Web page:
Applebrook Auctions Presents The Incredibly Eclectic Online
Aug 30-30, 2018Eldred’s 51st ANNUAL Asian Art Week
Aug 20-25, 2018
RAGO UNRESERVED AUCTION
Aug 24-26, 2018Northeast Auctions
Aug 18-19, 2018
Published: July 15, 2015
Bidding was active for Rockwell Kent material. This lot, sold for $1,035, included a framed, signed Christmas card and three books.
Story and onsite photos by Rick Russack
Additional photos courtesy Foreside Antiques
YARMOUTH, MAINE — On June 26–27, Foreside Antiques president Colleen K. Donovan auctioned property from the estate of naturalist John M. Kauffmann, offering books and ephemera onsite on Friday evening and household contents the following day at North Yarmouth Academy.
Published in 1676 and in very good condition, this first edition copy of Izaak Walton’s The Compleat Angler, Part II went for $489.
The Kauffmanns were avid outdoorsmen and fisherman. The library reflected this interest. Many of the books had been in the family for generations. Included were a number of desirable private press titles, such as a 1676 first edition of Izaak Walton’s Compleat Angler, Part II.
John Kauffmann was also an antiquarian. According to Donovan, antiques and collectibles from his estate drew a solid crowd of locals, dealers and collectors who came to buy on Saturday. Bidding was competitive on Asian items and good furniture. Remaining household items were scheduled to sell at a yard sale at Yarmouth’s July 17–19 Clam Festival.
Kauffmann died at 91 in 2014. It was his stated wish that his collections be auctioned, with proceeds to be divided among the environmental and educational organizations that he cared about, among them the Maine Forest Society and the North Yarmouth Academy. Kauffmann had worked for the National Park Service and was a contributor to National Geographic magazine. He traveled widely in Africa in the 1940s and wrote two books, one on Alaska’s mountains. His library contained well over 100 books on Alaska.
About 48 dealers and collectors attended the Friday evening book auction. Donovan had prepared a comprehensive listing of the books, and the sale proceeded smoothly. The opening bids she asked for were reasonable and the crowd responded promptly. Leading the book category was a fine copy of the Kelmscott Press edition of Edmund Spenser’s The Shepheardes Calendar: Conteyning Twelve Aelogues Portioanable to the Twelve Monethes. The book contains 12 full-page illustrations from woodblocks. This 1896 edition was limited to 225 copies. It sold for $1,725, probably a very good buy as the only copy listed on the Internet is priced at more than $4,300 from a book dealer in Switzerland.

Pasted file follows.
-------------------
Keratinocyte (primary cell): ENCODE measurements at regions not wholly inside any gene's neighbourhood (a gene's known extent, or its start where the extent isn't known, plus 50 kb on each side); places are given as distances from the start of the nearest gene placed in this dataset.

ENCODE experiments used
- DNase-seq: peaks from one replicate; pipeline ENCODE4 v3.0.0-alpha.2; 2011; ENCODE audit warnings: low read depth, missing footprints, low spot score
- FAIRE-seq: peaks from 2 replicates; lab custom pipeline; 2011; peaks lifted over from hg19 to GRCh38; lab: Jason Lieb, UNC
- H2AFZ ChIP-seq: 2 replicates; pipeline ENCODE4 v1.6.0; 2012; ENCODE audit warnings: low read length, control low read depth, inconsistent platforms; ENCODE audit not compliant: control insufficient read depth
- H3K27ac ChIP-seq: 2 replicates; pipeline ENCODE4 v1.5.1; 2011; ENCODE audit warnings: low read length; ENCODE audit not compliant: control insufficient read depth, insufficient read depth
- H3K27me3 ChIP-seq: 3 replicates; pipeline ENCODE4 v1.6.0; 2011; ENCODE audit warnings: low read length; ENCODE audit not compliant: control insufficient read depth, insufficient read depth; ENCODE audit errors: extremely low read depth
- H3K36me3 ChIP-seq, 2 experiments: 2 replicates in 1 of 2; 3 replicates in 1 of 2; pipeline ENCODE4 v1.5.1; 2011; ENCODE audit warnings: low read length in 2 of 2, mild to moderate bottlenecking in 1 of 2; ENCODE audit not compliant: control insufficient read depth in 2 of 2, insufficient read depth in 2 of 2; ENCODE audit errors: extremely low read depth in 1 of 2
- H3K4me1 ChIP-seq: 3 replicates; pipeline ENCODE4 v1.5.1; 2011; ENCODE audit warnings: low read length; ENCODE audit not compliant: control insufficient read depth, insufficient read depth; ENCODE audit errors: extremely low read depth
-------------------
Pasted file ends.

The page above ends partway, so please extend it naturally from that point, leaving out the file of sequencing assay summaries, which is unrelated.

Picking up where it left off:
The library contained several private press books. A copy of Thoreau’s The Maine Woods, published by Ascenias Press in 1998 and in a handmade wooden case, brought $1,035.
A copy of Thoreau’s Friendship published by the Roycrofters Press and inscribed by Elbert Hubbard to John Kauffmann’s grandfather earned $195.
Angling in America by Charles Goodspeed, signed by the author and published by the Riverside Press in a limited edition, sold for $201.
Four books with fore-edge painting elicited spirited bidding from the crowd after Donovan took the time to explain the technique. Bringing the highest price of this group was a copy of The Book of Common Prayer. Published in London in 1831, with a fore-edge painting of Hampton, it earned $460.
The 1797 edition of Izaak Walton’s The Compleat Angler with a fore-edge painting of Lambton Hall finished at $431. And speaking of Walton’s The Compleat Angler, a first edition of Part II, dated 1676, achieved $489. The buyer, who asked that his name not be published, told Antiques and The Arts Weekly, “I’m just a fisherman who liked the book. I don’t have any other Waltons, but I thought it would be nice to own a first edition since it was available. I have no idea what it’s worth. I’ll be salmon fishing next week and I’m very glad to have this book.” The salmon fisherman got a good buy. The only copy on the Internet is priced in excess of $800.
“They came to buy books,” Donovan told Antiques and The Arts Weekly after Friday’s session. Her comment was echoed by Frank Wood of DeWolfe and Wood, book dealers in Alfred, Maine. “Good books, good auction and good prices,” Wood said.
The costliest item in the two-day sale was this imposing Seventeenth Century carved oak bed at $7,762
The lead item in Saturday’s session was a Seventeenth Century English carved oak tester bed, $7,762. Kauffmann’s mother bought the bed on her travels in Europe. From the same period, a carved oak coffer seemed like a good buy at $517. An American tall chest went out at $1,150 and a five-drawer camphor wood campaign chest made $2,530. One unusual item was a complete set of bagpipes, $5,060.
Paintings included “March Day” by Lee Lufkin Kaula (1865–1957). It went for $805, probably a good buy as her paintings often sell in five figures. She and her husband, also a painter, summered in New Ipswich, N.H. Their work show the influence of Edmund C. Tarbell, a leader of the Boston school of painting.
Donovan was pleased with results. She should have been.
Prices include the buyer’s premium.
For additional information, www.foresideantiques.com or 207-452-4018.
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